Massacre memorabilia: Tiananmen Square watch withdrawn from sale by UK auction house

WION Web Team
London, London, UK (Great Britain) Published: Apr 02, 2021, 11.40 AM(IST)

The watch in question (Courtesy: Fellows) Photograph:( Others )

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The watch, estimated to be worth £2,500 – £3,500, awarded to members of China’s People’s Liberation Army (PLA) troops to commemorate the 1989 Tiananmen massacre, was up for sale at the UK luxury auction house, Fellows. But later it was reported that the vendor had received online threats.

A UK auction house has withdrawn from sale a rare watch given to Chinese soldiers as a reward for their role in the Tiananmen Square massacre of pro-democracy activists in 1989.

The watch, estimated to be worth £2,500 – £3,500, awarded to members of China’s People’s Liberation Army (PLA) troops to commemorate the massacre was up for sale at the luxury auction house, Fellows. But later it was reported that the vendor had received threats.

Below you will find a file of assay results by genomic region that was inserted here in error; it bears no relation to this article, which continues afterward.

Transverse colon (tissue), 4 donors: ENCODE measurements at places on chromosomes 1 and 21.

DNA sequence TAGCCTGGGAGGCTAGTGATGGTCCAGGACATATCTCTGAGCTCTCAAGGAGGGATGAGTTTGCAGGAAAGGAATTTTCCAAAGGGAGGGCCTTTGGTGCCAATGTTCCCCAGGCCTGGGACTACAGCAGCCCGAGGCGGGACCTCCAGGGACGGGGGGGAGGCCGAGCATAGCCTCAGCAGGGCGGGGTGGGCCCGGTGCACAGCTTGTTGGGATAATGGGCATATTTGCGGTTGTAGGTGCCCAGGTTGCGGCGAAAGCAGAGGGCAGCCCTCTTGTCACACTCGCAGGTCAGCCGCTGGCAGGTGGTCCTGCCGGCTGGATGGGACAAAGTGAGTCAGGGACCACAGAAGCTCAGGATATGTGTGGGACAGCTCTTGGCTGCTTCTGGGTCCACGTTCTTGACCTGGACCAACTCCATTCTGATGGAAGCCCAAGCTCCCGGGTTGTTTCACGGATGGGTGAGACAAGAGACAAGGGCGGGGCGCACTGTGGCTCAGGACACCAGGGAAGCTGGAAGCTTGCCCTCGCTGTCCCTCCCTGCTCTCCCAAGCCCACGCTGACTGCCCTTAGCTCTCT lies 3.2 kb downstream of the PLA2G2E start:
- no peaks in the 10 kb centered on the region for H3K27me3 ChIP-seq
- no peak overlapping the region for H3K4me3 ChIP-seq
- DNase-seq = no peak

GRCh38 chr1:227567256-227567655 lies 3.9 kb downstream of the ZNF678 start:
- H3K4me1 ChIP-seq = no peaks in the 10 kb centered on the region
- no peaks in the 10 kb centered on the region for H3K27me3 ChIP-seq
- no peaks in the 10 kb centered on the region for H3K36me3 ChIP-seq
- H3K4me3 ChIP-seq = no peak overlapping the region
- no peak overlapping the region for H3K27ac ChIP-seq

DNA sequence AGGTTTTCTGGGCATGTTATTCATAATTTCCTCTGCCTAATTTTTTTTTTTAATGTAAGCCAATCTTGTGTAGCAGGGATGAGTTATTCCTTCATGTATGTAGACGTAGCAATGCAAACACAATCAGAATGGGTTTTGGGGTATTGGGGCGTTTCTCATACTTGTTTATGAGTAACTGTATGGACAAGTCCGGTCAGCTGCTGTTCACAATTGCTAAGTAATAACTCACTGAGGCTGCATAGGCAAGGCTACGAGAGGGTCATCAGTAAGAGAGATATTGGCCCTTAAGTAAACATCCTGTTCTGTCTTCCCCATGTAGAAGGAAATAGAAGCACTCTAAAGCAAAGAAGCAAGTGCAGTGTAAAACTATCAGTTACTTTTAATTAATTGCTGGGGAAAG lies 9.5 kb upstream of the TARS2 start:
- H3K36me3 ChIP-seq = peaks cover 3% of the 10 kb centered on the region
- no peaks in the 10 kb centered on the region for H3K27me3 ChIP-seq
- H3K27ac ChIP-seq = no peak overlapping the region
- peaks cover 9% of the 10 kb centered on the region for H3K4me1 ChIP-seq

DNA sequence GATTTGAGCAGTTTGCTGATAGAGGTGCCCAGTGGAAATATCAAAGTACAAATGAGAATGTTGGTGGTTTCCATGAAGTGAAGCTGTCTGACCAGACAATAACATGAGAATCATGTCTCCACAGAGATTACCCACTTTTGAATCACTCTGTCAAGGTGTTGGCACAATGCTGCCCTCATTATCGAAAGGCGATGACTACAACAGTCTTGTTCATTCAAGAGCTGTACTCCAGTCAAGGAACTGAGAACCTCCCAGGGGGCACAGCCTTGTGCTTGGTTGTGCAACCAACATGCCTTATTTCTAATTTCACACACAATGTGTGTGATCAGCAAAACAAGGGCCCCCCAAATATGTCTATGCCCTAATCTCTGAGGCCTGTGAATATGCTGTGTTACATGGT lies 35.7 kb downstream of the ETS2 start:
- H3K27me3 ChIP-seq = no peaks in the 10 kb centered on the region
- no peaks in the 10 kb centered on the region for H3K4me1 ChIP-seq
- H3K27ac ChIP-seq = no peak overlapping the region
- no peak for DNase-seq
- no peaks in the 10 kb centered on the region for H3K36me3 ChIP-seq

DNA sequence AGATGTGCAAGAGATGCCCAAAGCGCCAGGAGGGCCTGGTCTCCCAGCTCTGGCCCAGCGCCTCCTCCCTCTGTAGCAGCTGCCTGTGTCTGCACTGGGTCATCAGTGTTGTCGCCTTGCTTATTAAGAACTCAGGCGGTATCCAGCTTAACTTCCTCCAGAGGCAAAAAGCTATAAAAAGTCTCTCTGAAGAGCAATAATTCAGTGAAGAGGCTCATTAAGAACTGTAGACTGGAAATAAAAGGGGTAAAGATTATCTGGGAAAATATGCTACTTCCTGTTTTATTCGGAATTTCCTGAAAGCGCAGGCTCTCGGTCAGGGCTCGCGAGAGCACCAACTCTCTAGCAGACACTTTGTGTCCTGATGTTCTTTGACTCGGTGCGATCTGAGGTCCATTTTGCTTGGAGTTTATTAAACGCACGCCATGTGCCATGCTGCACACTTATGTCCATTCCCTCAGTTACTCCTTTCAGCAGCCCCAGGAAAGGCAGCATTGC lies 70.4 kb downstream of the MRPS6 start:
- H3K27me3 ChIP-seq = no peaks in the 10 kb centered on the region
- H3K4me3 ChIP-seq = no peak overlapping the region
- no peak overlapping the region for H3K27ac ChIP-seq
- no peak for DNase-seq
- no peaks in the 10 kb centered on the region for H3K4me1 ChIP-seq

A media report said all threats had been received digitally.

“The watch was given to troops by the Communist Party Beijing Committee and Beijing Municipal Government following the 1989 Tiananmen Square protests in Beijing,” the listing on Fellows’ website had read.

The Beijing Tiananmen Square democratic protests were led by students in June 1989. A military crackdown was ordered to suppress the protests, and once the PLA were sent to occupy parts of central Beijing, the incident resulted in many lives lost, although the exact number is often disputed.

The watch had sparked questions over the ethics of profiting from an item associated with an atrocity.

Estimates of the number of people killed when soldiers violently cleared student protesters from Tiananmen Square and surrounding streets in Beijing, thought still unknown, range into the thousands.

Chinese-Australian artist Badiucao accused the auction house of “auctioning evidence of the Tiananmen massacre” in a tweet on Thursday.

The sale of Nazi memorabilia is illegal in some parts of Europe, though no rules exist forbidding the auction of items relating to the Tiananmen Massacre.

In response to Fellows’ statement of withdrawing the sale, Badiucao said the auction house had appeared to be conducting “crisis management”.

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